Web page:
• Mr. Money Mustache April 9, 2012, 6:31 pm

              Yeah, it’s one of the more interesting aspects of blog-writing, as it turns out. Your natural tendency is to assume that the people reading are your friends who showed up at the beginning, and now we’ve all been hanging out together for a year. But really, there are a few people left over from the beginning, and many have been lost on the way, since the Internet is a busy place. Then there are people who joined in at every stage along in between, some were lost, some are still here, and people who are just showing up here for the first time today.

              On average, however, there’s a perpetual situation, depending on the growth rate, where more than half of the people are fairly new and have no idea what you wrote about earlier. A few of them go back and read everything from the beginning, but those are only the most truly badass new students. If you write everything by assuming everyone has read everything in the past, you’ll end up with a really esoteric and increasingly specialized blog that is of no use to the new people.

              Instead, it’s fun to be more of a preacher, where both old and new ideas are mixed together in new ways and re-preached. But I also appreciate the shout-out for construction stuff, since I love writing about that too. Plus, it’s what I actually spend the largest bit of my free time doing so it’s on my mind a lot. There is just SO much that still needs to be built, culminating in the self-sustaining home on a sunny hillside overlooking the mountains.

            • Melanie April 9, 2012, 7:40 pm

              As one of the newbies to all of this who is just learning, I really most enjoy this type of post. I have a PhD in the social sciences (after all you computer and finance people finish gasping, yes I make decent money at this). So, while not stupid, I am really uneducated about all this stuff. But trying to learn!

              For all this talk about face punching, I think what is appealing about MMM is actually the very obvious softy side here (sorry to tarnish your rep). I mean, you’re good at trying to make everyone happy here in the comments section (i.e., patching up the tiffs in a diplomatic fashion; saying things nicely to people who are trying but don’t always get it, like me) and feel welcome (unless someone is just obviously making anti-mustachian comments). And, you sign your intro on your home page “Love, MMM” for goodness sake.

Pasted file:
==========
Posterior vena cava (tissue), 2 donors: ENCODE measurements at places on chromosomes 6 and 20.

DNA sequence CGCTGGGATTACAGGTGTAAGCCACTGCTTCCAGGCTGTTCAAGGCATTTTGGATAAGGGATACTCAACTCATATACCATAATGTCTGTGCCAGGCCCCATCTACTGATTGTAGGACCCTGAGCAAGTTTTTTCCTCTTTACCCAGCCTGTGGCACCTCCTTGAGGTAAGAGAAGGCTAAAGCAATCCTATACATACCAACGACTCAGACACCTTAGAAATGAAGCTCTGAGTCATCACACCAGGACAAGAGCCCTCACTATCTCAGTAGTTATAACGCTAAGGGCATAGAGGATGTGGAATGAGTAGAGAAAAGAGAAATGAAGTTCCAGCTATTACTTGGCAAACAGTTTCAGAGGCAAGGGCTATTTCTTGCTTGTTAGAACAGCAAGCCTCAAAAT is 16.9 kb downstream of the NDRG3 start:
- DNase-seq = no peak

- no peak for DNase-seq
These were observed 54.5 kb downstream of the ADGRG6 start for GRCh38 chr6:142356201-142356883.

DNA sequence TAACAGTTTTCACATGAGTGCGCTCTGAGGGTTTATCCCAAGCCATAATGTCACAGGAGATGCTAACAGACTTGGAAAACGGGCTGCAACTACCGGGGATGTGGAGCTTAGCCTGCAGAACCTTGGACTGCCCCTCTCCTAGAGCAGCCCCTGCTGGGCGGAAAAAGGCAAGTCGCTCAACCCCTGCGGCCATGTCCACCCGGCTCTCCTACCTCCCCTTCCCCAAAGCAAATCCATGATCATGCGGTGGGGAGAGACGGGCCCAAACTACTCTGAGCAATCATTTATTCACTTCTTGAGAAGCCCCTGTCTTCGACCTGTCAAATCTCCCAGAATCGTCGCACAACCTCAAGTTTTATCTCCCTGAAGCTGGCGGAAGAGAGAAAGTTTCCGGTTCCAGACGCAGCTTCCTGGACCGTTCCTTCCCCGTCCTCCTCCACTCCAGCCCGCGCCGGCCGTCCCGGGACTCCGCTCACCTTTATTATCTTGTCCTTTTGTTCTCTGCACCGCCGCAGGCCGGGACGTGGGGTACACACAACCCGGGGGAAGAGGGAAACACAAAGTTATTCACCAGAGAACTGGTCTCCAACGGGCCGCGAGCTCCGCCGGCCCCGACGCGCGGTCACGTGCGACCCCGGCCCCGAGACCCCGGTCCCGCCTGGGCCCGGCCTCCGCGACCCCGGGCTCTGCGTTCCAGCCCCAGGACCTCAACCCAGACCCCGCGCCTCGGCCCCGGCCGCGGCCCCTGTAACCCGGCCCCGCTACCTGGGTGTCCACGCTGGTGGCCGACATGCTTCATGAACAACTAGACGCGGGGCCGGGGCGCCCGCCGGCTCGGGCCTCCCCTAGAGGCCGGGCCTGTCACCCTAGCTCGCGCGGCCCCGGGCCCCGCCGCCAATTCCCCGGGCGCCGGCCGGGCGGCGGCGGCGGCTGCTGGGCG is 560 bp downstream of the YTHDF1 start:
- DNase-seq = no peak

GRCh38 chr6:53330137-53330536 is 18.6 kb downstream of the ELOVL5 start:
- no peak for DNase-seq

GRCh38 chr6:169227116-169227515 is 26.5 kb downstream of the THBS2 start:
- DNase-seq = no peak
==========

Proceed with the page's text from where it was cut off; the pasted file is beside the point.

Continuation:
Come on guys, it is not the face punching combined with finance that makes the blog appealing to so many. It wouldn’t work without the obvious heart behind it. I would guess that a big reason the blog has grown is 1) because people feel they can identify with MMM (which has been said here before) and importantly 2) people believe that he would care about them and their situation.

              Damn, sounding like a suck up now. For those here that actually know the real MMM say “Aww” and give him shit, or congratulate him on his shrewdness of using psychology to help become a blogging empire!

              Keep this kind of post up!

            • Hanne van Essen April 11, 2012, 3:10 am

              I am also a newbie to this. And just because I understand the basic idea, which can indeed be explained in one paragraph, doesn’t mean I don’t need to read about it more. Indeed Mr MM is a preacher. For example the whole christian-religion-idea can be described in one paragraph (God, heaven, Jesus, son, sins, be good), but people still go to church every sunday to hear that message they already know.

            • Nick Bucher August 8, 2012, 7:44 pm

              Hi MMM,

              I discovered your blog a week or so ago and am reading through from the beginning.

              I think the easiest way to demonstrate a society that has embraced frugality would be to point to the modern economy of Germany. They have had to dig themselves out of the deepest financial hole in history and it was all done by the individual frugality of Germany’s people.

              Their corporate culture is much the same. I was amazed when I learned that the Aldi stores being built in Australia were being built with cash rather than coroprate loans.

              I look forward to the day I join you and the other Mustachians in FI.

            • Eric April 16, 2016, 9:11 am

              Sorry, have to disagree that Germany’s good fortune is all due to the virtuous thriftiness of individual German people. The problems in Europe over the past decade basically all came down to problems with the set-up and management of the Europe-wide financial system with its common currency, and Germany had probably more control over this system than any other country. So it makes some sense to blame Germany, and especially German bankers, for the woes of Europe. Thrifty individual Germans had very, very little to do with it.

            • Giovanni May 8, 2013, 2:47 pm

              Your words struck me like lightening: “If you write everything by assuming everyone has read everything in the past, you’ll end up with a really esoteric and increasingly specialized blog that is of no use to the new people.

              Instead, it’s fun to be more of a preacher, where both old and new ideas are mixed together in new ways and re-preached.”

              I instantly recognized myself and my own blog posts and it’s opened my eyes to a much better approach to writing.

              Thank you MMM!